Matthew states in chapter 13 that Jesus said, “The kingdom of Heaven is like a mustard seed that a person took and sowed in a field. It is the smallest of all seeds, yet when full grown it is the largest of plants.
Matthew then again recounts Jesus’ words in chapter 17 with “Amen, I say to you, if you have faith the size of a mustard seed, you will say to this mountain, “Move from here to there; and it will move. NOthing will be impossible for you.”

Although the mustard plant is not mentioned in the Old Testament, the people of Israel could visualize this parable easily because it was well-known in Palestine. The mustard plant has very tiny seeds and are fast growing plants They are deep rooted and almost impossible to eradicate once their roots take hold of the soil. The actual bush is extraordinarily larger compared to the seed planted. It has bright yellow leaves and can provide shade from the sun for both people and animals. When in full bloom it could look like a bright sun throughout a field.
Looking back on the history of the church we can fully appreciate what Jesus explained to his disciples and the people of Israel 2000 years ago. Christianity started from very small beginnings but has truly been planted throughout our world and grown tremendously.

For years my children have asked me, “Why?” or “What if?” questions. The teacher in me is usually obliged to take a moment to teach them something new. One of my childlike “What if?” questions is this: What would Jesus present as a parable for us living in America today that would help us visualize his intentions from His mustard seed parable?….

I believe he would tell us the Kingdom of God can be like an aspen seed. Once an aspen tree is planted it grows quickly and stems sprout from the same root system creating a very dense clone of genetically identical aspen trees. Each tree is part of a much larger organism and when large ones die they are replaced by new clones. Aspen tree clones can live tens of thousands of years and stretch from Canada to Mexico. They can survive a wide variety of climates and are some of the first trees to pop up after forest fires. Essentially, they are nearly impossible to eradicate once they take hold of the soil.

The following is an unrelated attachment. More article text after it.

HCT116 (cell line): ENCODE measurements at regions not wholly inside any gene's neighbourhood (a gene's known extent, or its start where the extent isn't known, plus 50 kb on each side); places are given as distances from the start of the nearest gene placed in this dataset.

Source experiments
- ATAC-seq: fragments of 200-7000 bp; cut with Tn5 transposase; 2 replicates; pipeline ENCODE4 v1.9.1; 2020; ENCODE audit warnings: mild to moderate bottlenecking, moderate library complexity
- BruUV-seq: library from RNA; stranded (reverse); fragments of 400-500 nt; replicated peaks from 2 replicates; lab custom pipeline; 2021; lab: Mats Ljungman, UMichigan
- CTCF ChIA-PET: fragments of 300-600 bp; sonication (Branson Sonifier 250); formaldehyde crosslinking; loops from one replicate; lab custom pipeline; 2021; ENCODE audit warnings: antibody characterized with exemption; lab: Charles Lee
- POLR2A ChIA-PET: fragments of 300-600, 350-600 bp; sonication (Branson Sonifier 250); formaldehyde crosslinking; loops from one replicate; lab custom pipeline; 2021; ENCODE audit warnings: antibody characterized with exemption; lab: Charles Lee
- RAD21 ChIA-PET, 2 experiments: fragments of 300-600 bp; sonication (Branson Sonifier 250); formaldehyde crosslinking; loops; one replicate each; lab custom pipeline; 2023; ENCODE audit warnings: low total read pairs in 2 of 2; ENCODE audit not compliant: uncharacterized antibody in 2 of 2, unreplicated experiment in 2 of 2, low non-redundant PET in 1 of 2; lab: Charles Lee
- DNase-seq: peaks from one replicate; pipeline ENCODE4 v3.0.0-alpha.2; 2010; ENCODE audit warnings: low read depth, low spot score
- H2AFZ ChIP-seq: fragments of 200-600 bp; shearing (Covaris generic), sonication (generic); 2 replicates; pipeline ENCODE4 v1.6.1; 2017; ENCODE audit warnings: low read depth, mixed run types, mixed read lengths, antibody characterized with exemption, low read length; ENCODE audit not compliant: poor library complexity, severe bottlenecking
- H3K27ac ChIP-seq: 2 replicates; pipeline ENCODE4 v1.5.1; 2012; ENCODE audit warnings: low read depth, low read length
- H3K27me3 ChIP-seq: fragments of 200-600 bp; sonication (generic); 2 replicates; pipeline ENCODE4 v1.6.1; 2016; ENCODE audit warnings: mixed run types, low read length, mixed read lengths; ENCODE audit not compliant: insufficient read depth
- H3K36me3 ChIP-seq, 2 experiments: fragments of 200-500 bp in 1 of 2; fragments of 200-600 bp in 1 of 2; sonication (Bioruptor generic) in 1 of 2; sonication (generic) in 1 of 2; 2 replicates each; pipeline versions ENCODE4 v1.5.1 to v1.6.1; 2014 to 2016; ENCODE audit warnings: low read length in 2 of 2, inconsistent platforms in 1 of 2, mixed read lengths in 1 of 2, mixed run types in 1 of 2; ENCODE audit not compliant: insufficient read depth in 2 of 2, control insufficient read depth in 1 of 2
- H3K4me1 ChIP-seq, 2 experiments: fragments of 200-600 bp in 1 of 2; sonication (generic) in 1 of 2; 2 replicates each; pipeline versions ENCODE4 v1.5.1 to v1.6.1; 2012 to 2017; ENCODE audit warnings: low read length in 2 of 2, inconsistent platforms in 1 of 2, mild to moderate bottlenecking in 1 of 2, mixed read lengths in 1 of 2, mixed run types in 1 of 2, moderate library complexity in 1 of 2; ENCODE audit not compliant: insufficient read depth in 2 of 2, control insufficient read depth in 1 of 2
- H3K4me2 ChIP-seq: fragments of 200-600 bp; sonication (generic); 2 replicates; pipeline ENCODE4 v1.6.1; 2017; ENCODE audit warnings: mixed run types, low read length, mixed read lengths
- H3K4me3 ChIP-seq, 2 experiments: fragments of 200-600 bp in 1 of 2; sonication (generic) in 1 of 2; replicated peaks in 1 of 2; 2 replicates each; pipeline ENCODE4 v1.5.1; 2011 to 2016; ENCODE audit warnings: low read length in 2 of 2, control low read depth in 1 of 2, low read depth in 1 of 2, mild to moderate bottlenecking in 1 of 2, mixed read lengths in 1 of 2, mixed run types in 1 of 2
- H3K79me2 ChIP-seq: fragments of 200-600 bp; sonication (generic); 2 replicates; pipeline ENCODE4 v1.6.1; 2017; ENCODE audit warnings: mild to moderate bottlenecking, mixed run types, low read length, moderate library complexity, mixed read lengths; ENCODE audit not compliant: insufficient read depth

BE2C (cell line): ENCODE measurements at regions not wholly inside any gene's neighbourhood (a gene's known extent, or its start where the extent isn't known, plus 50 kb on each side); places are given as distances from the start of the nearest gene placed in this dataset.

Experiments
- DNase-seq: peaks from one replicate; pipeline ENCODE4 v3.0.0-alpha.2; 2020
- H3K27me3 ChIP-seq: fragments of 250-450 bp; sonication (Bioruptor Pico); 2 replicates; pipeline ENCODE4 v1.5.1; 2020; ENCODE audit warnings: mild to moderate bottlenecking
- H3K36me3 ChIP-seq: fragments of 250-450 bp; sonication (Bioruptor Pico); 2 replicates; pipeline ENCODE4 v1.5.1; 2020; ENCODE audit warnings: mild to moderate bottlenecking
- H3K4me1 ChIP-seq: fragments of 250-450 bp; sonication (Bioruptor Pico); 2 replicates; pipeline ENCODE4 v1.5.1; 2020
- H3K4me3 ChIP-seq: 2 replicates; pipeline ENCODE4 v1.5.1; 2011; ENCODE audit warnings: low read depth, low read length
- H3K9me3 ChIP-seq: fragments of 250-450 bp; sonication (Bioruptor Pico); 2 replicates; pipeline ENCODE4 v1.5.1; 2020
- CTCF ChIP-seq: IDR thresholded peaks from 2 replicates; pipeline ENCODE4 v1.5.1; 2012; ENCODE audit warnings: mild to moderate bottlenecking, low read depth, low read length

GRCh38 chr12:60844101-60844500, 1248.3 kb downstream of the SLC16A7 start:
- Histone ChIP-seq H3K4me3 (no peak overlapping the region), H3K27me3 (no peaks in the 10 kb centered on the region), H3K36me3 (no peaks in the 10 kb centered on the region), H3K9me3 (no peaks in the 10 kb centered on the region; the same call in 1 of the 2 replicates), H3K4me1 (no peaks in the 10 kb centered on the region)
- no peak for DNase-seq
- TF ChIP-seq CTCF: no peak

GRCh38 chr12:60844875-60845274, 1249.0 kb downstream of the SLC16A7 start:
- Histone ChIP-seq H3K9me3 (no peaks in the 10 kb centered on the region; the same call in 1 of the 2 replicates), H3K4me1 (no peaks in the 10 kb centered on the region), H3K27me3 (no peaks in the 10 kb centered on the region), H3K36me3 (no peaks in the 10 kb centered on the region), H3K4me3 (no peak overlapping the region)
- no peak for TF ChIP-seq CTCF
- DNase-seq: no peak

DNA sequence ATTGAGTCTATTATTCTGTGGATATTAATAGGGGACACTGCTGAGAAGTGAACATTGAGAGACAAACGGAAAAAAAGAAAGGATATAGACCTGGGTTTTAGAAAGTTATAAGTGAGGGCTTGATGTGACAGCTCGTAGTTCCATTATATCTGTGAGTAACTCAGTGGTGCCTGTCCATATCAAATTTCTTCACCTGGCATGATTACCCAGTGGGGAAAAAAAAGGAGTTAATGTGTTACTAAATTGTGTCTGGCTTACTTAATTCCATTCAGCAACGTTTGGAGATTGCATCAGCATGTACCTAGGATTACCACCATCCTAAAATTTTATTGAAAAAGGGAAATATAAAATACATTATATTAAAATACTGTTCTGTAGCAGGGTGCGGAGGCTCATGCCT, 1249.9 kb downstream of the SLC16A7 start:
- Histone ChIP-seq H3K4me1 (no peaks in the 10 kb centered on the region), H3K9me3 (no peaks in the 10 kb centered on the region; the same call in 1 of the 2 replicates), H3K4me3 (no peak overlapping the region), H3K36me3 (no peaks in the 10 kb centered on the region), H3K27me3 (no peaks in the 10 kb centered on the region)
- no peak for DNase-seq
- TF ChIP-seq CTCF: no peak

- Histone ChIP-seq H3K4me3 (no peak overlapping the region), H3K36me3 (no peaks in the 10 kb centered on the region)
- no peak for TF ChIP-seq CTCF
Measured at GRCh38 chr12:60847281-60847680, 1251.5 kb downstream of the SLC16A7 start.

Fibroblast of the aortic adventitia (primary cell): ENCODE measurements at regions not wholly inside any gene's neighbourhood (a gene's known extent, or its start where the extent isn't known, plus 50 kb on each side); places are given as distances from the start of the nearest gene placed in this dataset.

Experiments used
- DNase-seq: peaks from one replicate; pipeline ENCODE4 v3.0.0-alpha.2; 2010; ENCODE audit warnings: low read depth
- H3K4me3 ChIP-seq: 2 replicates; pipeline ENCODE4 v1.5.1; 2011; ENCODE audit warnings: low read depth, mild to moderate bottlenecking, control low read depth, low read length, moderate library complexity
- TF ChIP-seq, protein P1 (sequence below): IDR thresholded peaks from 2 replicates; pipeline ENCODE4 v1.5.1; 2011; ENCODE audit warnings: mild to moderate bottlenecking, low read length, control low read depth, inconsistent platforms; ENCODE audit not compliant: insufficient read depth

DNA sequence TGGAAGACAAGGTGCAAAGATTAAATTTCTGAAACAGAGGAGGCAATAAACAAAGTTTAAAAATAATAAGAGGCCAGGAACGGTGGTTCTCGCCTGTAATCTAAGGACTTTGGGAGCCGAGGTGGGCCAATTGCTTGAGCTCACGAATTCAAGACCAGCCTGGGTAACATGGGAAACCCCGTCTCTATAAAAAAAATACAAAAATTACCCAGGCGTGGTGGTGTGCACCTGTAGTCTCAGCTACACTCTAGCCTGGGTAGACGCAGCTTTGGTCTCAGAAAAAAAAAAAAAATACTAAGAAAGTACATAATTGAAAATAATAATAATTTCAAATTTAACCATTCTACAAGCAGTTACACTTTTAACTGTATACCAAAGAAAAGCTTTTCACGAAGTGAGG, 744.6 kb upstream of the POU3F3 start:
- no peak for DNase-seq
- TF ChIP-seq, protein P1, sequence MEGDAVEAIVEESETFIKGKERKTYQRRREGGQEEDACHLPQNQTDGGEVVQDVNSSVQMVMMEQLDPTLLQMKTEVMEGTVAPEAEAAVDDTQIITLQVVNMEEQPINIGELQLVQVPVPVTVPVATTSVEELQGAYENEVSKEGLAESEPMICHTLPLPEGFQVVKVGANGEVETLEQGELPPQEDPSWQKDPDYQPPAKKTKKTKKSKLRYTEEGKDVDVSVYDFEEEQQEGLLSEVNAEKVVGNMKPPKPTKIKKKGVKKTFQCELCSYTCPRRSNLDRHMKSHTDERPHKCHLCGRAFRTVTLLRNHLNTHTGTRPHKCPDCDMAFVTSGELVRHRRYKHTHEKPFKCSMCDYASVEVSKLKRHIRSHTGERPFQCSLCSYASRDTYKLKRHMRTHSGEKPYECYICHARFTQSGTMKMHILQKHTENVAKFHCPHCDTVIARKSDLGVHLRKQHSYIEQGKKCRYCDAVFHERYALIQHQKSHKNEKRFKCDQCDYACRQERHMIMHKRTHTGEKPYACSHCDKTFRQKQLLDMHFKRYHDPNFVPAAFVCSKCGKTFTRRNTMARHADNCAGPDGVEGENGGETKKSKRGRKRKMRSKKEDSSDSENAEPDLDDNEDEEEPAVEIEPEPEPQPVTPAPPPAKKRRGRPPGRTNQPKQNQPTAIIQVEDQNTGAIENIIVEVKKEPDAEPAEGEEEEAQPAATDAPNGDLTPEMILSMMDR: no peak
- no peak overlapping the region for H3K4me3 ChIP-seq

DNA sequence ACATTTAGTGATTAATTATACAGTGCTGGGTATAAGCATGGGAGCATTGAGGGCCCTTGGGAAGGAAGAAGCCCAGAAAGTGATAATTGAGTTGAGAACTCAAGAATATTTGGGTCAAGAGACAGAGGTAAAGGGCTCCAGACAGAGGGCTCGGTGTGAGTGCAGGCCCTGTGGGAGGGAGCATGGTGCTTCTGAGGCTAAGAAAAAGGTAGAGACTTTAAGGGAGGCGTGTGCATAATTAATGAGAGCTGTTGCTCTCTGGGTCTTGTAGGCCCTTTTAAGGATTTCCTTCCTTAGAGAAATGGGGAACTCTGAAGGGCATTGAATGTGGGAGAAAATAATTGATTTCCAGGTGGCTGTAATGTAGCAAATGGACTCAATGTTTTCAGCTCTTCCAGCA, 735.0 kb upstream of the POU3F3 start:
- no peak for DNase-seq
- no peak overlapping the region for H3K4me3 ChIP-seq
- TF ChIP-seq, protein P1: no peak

As mothers, grandmothers, wives, daughters, aunts, godmothers and friends, we are gathered here to learn more about Jesus’s intentions for our lives. We hope to truly have a place at God’s banquet in heaven at the end of our own lives and those of our loved ones.
Perhaps this gospel could inspire us to be servants who are happy to sow God’s word throughout our families and friends. I believe, just as Pope Francis mentioned, the Holy Spirit provides the fertile soil for us through baptism. We as parents and friends can sow the seeds of faith in our families and create faith filled communities much like an aspen clone that can withstand all of life’s tribulations.

In Mark 4:14 he states “the sower sows the word,” and John 1:1 states “In the beginning was the word and the word was with God, and the word was God. All things came through him and without him nothing came to be.” John 1:3 says “All things came to be through him, and without him nothing came to be. What came to be through him was life, and this life was the light of the human race.”

Can we sitting here, truly be faithful servants who sow the word of God throughout our daily lives so we can bring forth new life? Will our work of servitude help cultivate faith-filled communities of believers in Christ? Will the communities have strong prayer lives, value the 10 Commandments and strive to have a seat at God’s Heavenly banquet? We are asked to set the “world on fire with His light.” Well, in full bloom, the aspen leaves are as bright as the sun in the forest and can stretch throughout our entire United States.
Today we should consider: What seeds do we plant? Are they deep rooted?

If we continue to carefully tend to the seeds we sow and the trees of faith we help grow, it should be impossible to eradicate the deep-rooted faith in God throughout our families and faith communities. At the end of our lives may we be able to say to the Lord, “We are unprofitable servants; we have done what we were obliged to do. We have increased the faith of others and tried to set the world on fire with our love for you. For (Luke 14:15) Blessed is the one who will dine in the Kingdom of God, and hopefully God will say to us, “My servant, with whom I am well pleased.” Amen